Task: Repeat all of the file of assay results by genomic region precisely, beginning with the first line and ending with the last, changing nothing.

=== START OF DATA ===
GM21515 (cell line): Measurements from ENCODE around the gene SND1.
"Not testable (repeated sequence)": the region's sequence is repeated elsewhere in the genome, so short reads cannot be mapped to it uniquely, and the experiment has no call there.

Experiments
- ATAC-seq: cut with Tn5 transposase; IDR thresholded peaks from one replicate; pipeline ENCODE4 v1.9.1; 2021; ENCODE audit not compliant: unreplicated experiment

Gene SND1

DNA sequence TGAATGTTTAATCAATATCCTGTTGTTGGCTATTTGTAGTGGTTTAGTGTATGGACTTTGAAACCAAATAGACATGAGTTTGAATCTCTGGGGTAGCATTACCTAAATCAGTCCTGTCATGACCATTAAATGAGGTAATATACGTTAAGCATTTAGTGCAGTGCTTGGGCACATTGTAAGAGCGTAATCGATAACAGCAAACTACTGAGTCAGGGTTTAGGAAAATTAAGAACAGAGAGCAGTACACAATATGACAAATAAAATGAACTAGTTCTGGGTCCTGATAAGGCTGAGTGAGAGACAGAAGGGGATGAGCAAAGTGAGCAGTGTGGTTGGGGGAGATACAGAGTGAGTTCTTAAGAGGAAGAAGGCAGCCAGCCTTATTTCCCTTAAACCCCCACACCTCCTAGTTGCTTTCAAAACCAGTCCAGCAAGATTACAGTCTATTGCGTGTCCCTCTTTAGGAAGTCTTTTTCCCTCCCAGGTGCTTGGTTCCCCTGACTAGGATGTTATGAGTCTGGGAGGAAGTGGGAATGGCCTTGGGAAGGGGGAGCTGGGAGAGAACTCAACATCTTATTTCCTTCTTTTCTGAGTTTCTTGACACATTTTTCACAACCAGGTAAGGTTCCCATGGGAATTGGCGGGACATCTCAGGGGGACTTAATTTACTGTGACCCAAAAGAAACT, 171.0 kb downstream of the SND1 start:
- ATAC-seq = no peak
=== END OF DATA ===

GM21515 (cell line): Measurements from ENCODE around the gene SND1.
"Not testable (repeated sequence)": the region's sequence is repeated elsewhere in the genome, so short reads cannot be mapped to it uniquely, and the experiment has no call there.

Experiments
- ATAC-seq: cut with Tn5 transposase; IDR thresholded peaks from one replicate; pipeline ENCODE4 v1.9.1; 2021; ENCODE audit not compliant: unreplicated experiment

Gene SND1

DNA sequence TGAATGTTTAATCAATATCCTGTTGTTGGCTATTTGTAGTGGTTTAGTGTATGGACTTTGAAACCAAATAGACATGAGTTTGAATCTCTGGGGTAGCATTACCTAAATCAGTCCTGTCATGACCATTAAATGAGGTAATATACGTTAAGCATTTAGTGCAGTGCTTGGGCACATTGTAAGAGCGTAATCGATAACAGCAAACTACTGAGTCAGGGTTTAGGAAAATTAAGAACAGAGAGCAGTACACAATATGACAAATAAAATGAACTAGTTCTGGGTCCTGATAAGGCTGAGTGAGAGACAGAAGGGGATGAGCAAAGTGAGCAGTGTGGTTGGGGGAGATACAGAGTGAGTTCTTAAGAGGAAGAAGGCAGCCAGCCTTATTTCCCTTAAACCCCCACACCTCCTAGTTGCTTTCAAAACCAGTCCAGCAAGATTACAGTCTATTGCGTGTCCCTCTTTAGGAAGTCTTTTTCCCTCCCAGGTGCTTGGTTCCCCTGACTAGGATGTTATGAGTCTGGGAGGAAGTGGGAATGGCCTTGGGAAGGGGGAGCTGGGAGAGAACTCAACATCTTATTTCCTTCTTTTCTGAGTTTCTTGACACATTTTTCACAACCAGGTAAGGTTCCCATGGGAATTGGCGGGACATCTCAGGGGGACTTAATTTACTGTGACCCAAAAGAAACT, 171.0 kb downstream of the SND1 start:
- ATAC-seq = no peak